It is our pleasure to invite you to our third international event on game studies in Lithuania — the Games against Players conference.
The conference is a 2 day event aimed at students and young scholars of media studies, cultural studies and social sciences. It will take place on April 14-15, 2019, at European Humanities University (Vilnius, Lithuania).
The event is organized by Games & Scholars (Vilnius) in partnership with the Laboratory for Computer Games at the Research Center for Mediaphilosophy (Saint Petersburg) and The Laboratory of Studies of Visual Culture and Contemporary Art (European Humanities University, Vilnius). The conference became possible thanks to support from the Department of Social Sciences of EHU.
The conference invites game researchers, critics and designers to talk about violence in games on a higher conceptual level than the usual media discourse.
We invite scholars to discuss following topics and cases:
- The game is broken: glitch in media studies,
- Difficulty level: impossible (tortureware, exploitationware, masocore games),
- Gamer theory: violent games vs. real world oppression,
- The good, the bad and the ugly: provocative aesthetics of indie games,
- Horror and the non-human: the violent Other,
- Exploitative game design and its moral implications, and other related topics.
We are particularly interested in cases when the game takes the initiative from players and makes them do, see or feel things they would not consent to in a different context. Violence, in this case, is understood as uncontrollable disruption of player’s experience. The simplest example, as mundane as it could be, is Flappy Bird, which wobbly controls reportedly made its players smash their phones. That Dragon, Cancer is a more elaborate example of gameplay violence: game’s deceptive affordances frustrate the player in dramatic situations when manipulations with available objects do not produce any results. On the storyline level, disturbing and baffling Doki Doki Literature Club is a violently subversive example. Finally, visual violence comes in many forms in video games, from hyperrealistic gore in horror games to the intricate art of glitch. In the latter case, the game as an automated medium goes rogue and accidentally creates situations which the human practice fails to control.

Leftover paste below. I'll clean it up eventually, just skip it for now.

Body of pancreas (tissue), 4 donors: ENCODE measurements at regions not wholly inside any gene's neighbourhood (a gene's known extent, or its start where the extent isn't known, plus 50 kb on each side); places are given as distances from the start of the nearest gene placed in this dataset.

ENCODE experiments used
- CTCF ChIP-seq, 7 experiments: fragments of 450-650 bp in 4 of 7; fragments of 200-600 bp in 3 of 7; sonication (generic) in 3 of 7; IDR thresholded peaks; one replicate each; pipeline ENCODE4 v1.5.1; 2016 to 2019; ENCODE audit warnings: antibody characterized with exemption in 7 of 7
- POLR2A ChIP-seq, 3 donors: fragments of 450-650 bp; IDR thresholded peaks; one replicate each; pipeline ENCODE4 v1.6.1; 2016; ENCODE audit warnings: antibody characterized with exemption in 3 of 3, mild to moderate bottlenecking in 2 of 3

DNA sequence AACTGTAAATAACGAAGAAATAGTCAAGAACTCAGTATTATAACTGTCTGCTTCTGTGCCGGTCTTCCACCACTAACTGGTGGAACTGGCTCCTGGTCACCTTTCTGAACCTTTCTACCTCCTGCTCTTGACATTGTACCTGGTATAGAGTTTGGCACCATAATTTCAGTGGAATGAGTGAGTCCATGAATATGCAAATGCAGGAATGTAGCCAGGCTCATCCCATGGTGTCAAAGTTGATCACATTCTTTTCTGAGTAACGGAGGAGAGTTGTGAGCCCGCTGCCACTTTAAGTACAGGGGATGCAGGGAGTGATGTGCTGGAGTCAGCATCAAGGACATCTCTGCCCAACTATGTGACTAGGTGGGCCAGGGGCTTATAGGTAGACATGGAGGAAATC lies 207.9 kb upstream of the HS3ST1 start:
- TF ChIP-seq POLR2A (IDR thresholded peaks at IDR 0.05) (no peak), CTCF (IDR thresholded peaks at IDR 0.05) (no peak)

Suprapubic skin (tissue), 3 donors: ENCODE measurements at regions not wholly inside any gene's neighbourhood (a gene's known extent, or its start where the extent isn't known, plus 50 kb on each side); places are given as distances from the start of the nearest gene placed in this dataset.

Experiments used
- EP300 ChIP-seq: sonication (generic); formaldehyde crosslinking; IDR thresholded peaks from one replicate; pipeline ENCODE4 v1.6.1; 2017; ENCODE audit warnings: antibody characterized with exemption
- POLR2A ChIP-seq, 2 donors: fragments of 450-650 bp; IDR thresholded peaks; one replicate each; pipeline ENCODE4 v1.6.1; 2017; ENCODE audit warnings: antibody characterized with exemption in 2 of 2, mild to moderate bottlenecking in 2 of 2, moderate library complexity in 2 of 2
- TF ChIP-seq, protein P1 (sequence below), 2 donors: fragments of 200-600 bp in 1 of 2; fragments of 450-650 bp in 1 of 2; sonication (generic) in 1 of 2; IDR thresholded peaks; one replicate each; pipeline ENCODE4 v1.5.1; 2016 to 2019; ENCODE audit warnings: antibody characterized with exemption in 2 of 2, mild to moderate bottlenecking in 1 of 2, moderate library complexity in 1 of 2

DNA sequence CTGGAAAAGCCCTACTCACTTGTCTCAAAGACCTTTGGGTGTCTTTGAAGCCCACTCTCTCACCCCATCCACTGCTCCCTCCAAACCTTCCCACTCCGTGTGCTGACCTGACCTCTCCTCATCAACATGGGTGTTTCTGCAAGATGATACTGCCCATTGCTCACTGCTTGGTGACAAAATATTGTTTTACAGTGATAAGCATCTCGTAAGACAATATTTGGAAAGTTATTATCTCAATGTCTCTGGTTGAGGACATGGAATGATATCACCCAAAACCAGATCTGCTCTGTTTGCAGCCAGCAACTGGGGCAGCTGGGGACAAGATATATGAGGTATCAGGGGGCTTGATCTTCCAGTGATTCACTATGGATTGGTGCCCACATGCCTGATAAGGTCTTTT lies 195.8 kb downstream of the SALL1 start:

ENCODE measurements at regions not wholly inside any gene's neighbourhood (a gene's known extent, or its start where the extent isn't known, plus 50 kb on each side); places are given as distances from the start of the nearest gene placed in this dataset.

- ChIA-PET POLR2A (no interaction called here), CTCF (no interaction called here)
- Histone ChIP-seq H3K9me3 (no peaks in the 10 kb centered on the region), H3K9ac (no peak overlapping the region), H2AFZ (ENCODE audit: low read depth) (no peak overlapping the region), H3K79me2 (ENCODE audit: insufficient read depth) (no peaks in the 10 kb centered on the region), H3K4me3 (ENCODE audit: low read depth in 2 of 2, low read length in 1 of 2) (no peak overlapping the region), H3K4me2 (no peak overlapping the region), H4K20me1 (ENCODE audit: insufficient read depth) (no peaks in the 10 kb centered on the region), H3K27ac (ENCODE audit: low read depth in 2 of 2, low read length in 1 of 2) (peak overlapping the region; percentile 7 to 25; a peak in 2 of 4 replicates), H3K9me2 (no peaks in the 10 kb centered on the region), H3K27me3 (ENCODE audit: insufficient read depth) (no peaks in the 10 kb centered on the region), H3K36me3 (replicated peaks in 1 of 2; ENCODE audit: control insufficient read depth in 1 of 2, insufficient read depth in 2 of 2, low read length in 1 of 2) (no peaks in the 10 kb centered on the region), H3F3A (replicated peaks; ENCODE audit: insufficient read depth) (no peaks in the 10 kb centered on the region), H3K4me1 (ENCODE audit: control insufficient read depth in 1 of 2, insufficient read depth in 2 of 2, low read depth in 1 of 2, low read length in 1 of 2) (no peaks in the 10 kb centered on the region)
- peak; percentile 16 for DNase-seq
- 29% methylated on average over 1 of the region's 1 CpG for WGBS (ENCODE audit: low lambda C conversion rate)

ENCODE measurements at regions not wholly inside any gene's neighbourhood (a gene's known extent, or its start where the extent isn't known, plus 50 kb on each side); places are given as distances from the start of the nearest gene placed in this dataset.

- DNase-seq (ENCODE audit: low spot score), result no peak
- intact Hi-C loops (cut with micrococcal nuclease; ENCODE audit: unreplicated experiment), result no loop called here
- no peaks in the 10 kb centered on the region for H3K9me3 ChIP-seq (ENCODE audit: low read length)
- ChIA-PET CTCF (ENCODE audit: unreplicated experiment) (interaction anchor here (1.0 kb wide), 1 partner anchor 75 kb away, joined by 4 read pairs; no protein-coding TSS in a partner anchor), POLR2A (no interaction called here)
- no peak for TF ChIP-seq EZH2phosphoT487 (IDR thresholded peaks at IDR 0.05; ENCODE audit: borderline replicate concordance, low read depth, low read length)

The question is: why does the game go on, even if it abuses the player? And even deeper: how violence in games produce the epistemological rupture in the playing process? What analytical perspectives can we apply to such cases? Who is being violent, and why? Is it media technology at large, or should we look for violence in the player’s gaze? How can we compare the horror of video games to the horror of other media? May we suggest that all games are violent when they punish players for not following their rules? We will discuss this, and similar questions, after the talks and during panel discussions.
Submission for abstracts will be open on February 19, 2019, via an online form.
It will be closed of March 15 for those participants who need a visa to travel to Lithuania. The deadline may be extended until March 31 for those participants who don’t need a visa. The organizers provide visa support and discount prices on accommodation to the accepted speakers.
Articles based on presentations at the workshop will be recommended for publication in the game studies issue of the university’s academic journals, Crossroads. Crossroads is included into EBSCO-CEEAS (Central & Eastern European Academic Source) and indexed in the MLA International Bibliography.